Left: LimeBike at the Lincoln Memorial. Right: Bird Scooter and Capital Bikeshare.

Recently,  JUMP by Uber, LimeBikes and LimeScooters, Skip Scooters, and other brands of bikes and electric scooters have become more common in D.C. These dockless bikes and scooters can be found all over the city, and you just need to download the app to see which ones are ready to use nearby. Most dockless bikes and scooters are activated by scanning a QR code or tapping your phone on it. These are convenient for short trips because you can leave them anywhere when you’re done!

Uber, Lyft, and Taxis

With so many rideshare options available in DC, I recommend having most of these apps on your phone, so you can see which ones have the best prices when you’re planning your next trip. While taxis are available and  accept credit cards, I have found it more convenient to use rideshare apps, since you can request a ride immediately and use promotional discounts. Especially when you are traveling back to campus late at night, or had a heavy grocery trip at Trader Joe’s, Ubers and Lyfts can be your saving grace.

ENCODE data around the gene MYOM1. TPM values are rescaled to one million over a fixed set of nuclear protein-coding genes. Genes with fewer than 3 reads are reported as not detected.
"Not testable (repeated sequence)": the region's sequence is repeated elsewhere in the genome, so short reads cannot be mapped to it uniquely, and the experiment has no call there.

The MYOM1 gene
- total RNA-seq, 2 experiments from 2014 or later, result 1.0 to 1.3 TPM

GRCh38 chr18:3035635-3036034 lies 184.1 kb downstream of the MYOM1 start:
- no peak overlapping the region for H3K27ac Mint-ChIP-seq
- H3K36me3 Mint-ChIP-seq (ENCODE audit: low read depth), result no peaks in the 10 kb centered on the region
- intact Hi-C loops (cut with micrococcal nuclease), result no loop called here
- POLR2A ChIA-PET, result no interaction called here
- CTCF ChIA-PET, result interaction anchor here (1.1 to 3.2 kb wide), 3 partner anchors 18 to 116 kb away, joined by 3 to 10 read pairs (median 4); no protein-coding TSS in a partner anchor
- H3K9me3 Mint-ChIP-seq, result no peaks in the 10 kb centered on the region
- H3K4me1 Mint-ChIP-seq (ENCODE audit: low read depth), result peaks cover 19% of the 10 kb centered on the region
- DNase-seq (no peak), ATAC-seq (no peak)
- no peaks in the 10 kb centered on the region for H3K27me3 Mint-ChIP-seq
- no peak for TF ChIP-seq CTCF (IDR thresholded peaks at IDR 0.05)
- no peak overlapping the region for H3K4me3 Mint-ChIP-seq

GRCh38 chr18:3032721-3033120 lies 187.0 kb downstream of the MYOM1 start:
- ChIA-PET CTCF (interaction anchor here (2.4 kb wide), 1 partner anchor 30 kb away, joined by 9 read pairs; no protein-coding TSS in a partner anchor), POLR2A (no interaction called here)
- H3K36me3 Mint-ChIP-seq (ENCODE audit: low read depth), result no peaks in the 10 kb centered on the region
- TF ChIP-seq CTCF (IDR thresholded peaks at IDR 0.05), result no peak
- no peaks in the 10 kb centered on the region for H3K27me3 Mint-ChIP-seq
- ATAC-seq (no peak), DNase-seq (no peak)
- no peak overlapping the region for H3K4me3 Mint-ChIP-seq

Ordering an Uber is an easy and quick way to get around the city.

It’s also important to check all your options before you travel because the UberPool and Lyft Line services can actually be cheaper and quicker than the metrorail or buses. Be careful during peak travel times -fares can be extremely high. 

Walking and Running

One of the luxuries of living in DC is the amount of walking, running, and hiking trails and paths woven throughout the city. For the simplest and most touristy run or walk, I recommend walking down to the Georgetown Waterfront and following the Rock Creek Park trail to the Lincoln Memorial and National Mall. There are so many tourist attractions that are only a 30 minute walk from different universities,  such as the National Mall, Theodore Roosevelt Island, Union Market, and the National Cathedral. It is also easy to walk to other universities depending on where you are. For those more avid runners, the Mt. Vernon Trail stretches out 18 miles down the Virginia side of the Potomac River and the C&O Canal Trail goes up towards Maryland for 185 miles. 

Left: LimeBike at the Lincoln Memorial. Right: Bird Scooter and Capital Bikeshare.

While some students do pay for parking spots off campus, I think that understanding DC’s public transportation system and staying active while walking or biking around the city are the best ways to explore DC!